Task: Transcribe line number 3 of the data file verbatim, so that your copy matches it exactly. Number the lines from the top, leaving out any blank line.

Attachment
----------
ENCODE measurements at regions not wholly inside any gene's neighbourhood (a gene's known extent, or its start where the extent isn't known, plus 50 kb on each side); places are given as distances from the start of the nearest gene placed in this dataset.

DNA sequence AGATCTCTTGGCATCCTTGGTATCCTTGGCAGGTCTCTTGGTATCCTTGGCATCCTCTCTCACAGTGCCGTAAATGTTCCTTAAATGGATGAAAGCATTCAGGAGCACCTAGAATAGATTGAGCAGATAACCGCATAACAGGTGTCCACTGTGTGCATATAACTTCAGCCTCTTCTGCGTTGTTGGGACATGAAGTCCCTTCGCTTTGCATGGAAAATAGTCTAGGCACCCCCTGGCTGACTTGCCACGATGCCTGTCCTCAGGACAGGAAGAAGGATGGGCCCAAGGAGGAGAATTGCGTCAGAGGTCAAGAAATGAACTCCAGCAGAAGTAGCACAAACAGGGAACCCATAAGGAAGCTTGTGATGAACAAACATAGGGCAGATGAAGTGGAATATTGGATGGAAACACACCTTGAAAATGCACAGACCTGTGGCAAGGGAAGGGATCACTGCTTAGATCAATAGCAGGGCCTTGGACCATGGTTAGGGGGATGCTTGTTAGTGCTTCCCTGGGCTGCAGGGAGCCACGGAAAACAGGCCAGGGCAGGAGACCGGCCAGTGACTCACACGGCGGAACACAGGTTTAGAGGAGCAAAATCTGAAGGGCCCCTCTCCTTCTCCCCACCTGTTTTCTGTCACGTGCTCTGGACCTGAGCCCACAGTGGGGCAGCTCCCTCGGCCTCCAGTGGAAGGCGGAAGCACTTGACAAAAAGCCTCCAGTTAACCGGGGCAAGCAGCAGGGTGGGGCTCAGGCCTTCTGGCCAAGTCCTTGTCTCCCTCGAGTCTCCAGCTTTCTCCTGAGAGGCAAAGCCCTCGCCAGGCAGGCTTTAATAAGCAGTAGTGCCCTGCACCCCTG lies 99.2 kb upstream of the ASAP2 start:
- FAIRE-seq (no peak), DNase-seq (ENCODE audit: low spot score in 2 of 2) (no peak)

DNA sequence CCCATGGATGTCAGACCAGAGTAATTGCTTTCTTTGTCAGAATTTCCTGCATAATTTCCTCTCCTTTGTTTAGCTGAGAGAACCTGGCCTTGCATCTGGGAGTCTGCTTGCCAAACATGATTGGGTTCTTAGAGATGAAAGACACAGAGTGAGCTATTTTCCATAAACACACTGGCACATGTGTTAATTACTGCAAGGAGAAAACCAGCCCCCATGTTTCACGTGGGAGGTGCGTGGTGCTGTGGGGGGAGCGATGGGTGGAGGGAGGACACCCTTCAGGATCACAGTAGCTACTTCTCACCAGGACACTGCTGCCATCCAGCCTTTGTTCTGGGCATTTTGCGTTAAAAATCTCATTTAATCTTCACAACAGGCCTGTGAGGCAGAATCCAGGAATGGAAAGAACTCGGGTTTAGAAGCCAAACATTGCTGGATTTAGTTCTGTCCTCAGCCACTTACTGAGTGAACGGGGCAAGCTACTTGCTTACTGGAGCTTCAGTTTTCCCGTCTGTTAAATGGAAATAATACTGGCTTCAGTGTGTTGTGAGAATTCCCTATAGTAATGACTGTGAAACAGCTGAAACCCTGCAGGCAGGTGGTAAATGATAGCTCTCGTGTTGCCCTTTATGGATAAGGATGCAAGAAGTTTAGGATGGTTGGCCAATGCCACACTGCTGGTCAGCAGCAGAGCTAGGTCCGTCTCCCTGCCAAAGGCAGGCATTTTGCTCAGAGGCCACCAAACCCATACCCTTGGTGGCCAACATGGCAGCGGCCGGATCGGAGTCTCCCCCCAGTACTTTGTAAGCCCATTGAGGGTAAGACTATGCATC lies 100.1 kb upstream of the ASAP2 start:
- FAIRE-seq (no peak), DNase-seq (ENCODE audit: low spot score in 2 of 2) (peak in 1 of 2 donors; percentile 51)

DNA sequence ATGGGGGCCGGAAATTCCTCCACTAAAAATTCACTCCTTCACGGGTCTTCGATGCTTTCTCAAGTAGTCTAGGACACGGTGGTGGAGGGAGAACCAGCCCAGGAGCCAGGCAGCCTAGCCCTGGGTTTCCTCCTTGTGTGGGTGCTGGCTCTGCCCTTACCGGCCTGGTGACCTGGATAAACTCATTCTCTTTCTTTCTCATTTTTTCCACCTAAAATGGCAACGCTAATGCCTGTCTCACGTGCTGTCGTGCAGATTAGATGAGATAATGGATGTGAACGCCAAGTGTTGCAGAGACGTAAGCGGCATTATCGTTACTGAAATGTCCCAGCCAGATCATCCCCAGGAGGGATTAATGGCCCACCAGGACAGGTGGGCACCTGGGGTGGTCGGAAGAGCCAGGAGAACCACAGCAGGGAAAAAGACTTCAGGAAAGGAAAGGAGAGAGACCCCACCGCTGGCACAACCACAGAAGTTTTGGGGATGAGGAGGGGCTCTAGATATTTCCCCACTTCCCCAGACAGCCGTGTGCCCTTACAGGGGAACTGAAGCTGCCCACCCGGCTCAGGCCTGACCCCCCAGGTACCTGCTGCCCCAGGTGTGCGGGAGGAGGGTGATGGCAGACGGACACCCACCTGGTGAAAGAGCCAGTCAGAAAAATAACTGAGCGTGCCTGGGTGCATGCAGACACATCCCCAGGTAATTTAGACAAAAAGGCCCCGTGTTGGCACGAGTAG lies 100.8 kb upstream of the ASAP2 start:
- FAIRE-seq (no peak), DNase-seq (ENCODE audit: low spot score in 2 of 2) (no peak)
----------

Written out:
- FAIRE-seq (no peak), DNase-seq (ENCODE audit: low spot score in 2 of 2) (no peak)